A Tudor Assault in 1534 in Padworth, Berkshire

Today, Padworth is a small village near Tadley in Berkshire with nice countryside walks and pubs. But in 1534, with Henry VIII and Anne Boleyn on the throne of England, it was the scene of a violent and devastating attack involving two brothers and a local knight. The details are preserved in a complaint presented to the Star Chamber in Westminster in the same year.

The Peasant's Brawl, German. 1531-1550. Public Domain, Met Museum, NY.

On 10 June 1534, between five and six in the morning, Aldermaston-based knight Sir Humphrey Foster with ten of his servants armed with an array of weapons including javelins, swords, bows, arrows and daggers descended on the Padworth home of Francis Parkyns. Foster stormed into the house, ordering Francis' servants to leave. Barging into the hall of the house he found Francis sitting on a stool there, buckling on his shoes. 

Grabbing Francis, Humphrey shouted 'What, thou arrant knave! Art though there?' and 'took him by the head and gave him many great and strong blows with his fist and violently and maliciously him cast into the ground and knocked and brake his head against the hearth'. Blood poured from Francis' wounds in an assault that, according to the complaint, lasted around an hour. Anne, Francis' wife, ran to the scene and begged Humphrey to stop the attack, 'piteously and lamentably kneeling upon her knees in her smock by a long season'. Humphrey pulled the dazed Francis to his feet and dragged him out of the house 'as a prisoner', to his brother Richard's house, a short ride away. 

Richard was Francis' elder brother, living nearby at Ufton with his wife Elizabeth. The account continues. 'Sir Humphrey riotously entered into the house between the hours of six and seven of the clock in the morning of the same day', while Richard, Elizabeth, their children and guests were at breakfast. Humphrey entered the chamber with force along with his servants and all their weapons 'and spears in their hands assaulting and making affray upon Richard, saying these words: "Parkyns, I cannot be in rest for thee and thy blood"'. His ear and hair grabbed by the offender, Richard spoke as gently as he could, 'saying he never did unto him any displeasure whereby he should thus handle him'. A spectator at the house, a gentleman named William More spoke up in Richard's defence and received a punch from Humphrey to the chest so forceful 'that he was fain to recall back upon a table board'. 

By now, Humphrey was incensed. He drew his sword and went to strike either William or Richard, when Elizabeth took 'Sir Humphrey by both the arms and so held him with piteous and lamentable crying', until Humphrey told a servant to take his sword. Spitting bitter words directed at Richard and his family, Humphrey finally left the house, taking the bruised and battered Francis with him. The account does not mention any involvement by Francis during the scuffle at his brother's house, and so, as the initial assault on him was said to have lasted around an hour and involved a number of hard blows to the head, it is safe to say he was beaten badly enough that he was unable to intervene. He might even have been unconscious. Humphrey took Francis as a prisoner to his home in Aldermaston, where he was 'imprisoned in one chamber, locked by the space of all that day and the next night following'.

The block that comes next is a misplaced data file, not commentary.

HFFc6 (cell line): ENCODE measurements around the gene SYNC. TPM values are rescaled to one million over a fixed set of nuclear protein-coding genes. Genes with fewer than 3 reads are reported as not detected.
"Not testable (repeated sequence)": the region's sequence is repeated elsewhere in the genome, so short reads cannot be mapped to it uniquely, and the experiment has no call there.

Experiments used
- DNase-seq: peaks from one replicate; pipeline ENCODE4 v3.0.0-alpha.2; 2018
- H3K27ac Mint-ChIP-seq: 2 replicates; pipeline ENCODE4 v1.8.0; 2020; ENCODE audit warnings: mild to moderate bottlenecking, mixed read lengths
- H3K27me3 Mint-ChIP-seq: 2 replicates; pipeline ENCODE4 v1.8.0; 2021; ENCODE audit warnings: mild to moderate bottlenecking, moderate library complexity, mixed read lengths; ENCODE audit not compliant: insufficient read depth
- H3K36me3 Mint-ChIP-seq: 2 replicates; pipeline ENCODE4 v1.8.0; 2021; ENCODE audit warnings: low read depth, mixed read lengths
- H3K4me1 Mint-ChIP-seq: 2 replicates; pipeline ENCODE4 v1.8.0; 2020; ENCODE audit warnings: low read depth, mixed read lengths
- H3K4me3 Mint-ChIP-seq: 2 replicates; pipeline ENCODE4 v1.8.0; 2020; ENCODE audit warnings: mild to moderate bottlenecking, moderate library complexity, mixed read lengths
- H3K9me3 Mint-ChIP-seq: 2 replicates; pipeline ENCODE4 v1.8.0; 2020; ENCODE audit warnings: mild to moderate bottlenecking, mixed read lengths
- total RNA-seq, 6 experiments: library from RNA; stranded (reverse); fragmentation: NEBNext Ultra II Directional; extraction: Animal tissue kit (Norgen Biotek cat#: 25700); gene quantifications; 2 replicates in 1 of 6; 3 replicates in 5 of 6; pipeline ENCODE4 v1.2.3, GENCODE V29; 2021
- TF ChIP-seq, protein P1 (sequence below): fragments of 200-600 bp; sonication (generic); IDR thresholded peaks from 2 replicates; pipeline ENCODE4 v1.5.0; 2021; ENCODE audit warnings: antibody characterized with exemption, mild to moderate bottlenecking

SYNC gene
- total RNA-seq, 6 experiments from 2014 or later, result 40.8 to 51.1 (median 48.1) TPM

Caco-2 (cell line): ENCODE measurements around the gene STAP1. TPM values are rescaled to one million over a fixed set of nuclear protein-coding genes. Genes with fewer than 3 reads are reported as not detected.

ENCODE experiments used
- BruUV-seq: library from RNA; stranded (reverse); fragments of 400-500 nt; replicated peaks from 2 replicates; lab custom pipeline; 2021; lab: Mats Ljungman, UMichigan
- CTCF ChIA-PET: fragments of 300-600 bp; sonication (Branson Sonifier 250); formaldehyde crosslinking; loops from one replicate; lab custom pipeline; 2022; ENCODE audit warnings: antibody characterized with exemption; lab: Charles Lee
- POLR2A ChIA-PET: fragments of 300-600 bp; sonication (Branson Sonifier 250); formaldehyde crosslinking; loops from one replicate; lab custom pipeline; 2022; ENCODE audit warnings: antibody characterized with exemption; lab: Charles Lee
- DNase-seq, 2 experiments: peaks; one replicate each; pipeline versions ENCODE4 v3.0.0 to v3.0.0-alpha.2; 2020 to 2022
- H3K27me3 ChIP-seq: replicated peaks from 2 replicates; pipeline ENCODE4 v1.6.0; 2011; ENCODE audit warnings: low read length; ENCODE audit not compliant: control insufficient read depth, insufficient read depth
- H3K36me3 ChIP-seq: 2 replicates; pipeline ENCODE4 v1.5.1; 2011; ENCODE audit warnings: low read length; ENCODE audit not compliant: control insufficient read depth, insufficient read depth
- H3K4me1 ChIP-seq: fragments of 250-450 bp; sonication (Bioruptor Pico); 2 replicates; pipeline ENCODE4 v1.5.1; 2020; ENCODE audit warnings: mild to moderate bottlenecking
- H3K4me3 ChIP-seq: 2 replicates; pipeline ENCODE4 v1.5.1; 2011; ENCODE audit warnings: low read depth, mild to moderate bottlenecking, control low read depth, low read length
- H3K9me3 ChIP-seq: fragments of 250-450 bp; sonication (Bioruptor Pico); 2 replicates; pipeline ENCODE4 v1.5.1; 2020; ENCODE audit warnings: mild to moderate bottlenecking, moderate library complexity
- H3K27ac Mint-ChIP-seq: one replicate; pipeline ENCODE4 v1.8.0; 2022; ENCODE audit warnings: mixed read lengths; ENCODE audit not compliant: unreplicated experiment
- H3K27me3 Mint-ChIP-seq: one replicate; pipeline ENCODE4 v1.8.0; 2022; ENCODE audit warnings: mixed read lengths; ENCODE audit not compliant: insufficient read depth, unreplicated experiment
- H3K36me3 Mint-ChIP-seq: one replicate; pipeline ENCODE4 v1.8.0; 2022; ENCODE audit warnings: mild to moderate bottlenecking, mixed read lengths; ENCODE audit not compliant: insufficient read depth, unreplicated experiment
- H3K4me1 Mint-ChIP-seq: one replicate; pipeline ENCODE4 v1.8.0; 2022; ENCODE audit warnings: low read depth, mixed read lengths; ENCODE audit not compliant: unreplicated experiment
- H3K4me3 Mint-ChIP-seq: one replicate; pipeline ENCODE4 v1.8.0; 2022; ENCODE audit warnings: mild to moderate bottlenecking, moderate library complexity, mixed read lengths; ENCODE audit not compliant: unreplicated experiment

After his release, Francis and his wife Anne complained about the attack to their Justices of the Peace and the investigation was handed to Sir Thomas Englefield to complete. The abbot of Reading Abbey, Hugh Cook, was also involved in finding justice in the case. Historian Mary Sharp comments that this was probably one of the last cases of this kind involving the abbot, as he was executed by the king in 1539 for refusing to surrender his abbey and recognise the king as head of the English church. 

When questioned, Humphrey didn't deny any of it. There seems to have been no point, as he had stormed into two private homes and left a trail of witnesses, injuries and at least two (three if you count the imprisonment) crime scenes. His actions were premeditated, and bringing ten servants in tow armed to the hilt shows that he intended to cause not only physical damage but also emotional shock and distress.

However, ten of the fifteen men on the jury refused to agree to find Humphrey guilty. The account states that the jurymen were moved by the 'sinister labours' of Humphrey, and this suggests they had been cowered by him and his heavy-handed servants into passing a not-guilty verdict. Humphrey was also a sheriff of the county of Berkshire and so might have acted on belief that, because of his high position in justice, he was untouchable. The case was passed to the king's Star Chamber to decide what to do next. There is no trace that I can find, of Henry's decision. 

You might also like 1499 May Day Celebrations in Reading, The Aldworth Giants, Berkshire and Sir Peter Vanlore of Tilehurst: Jeweller, Merchant, Moneylender.  Or search for a local town or person using the 'search' symbol at the top right of the page. 

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Notes: Proceedings of the Star Chamber, 1534. Quoted in Sharp, Mary. The History of Ufton Court: of the parish of Ufton in the County of Berks and of the Perkins family. London, 1892. p46-51.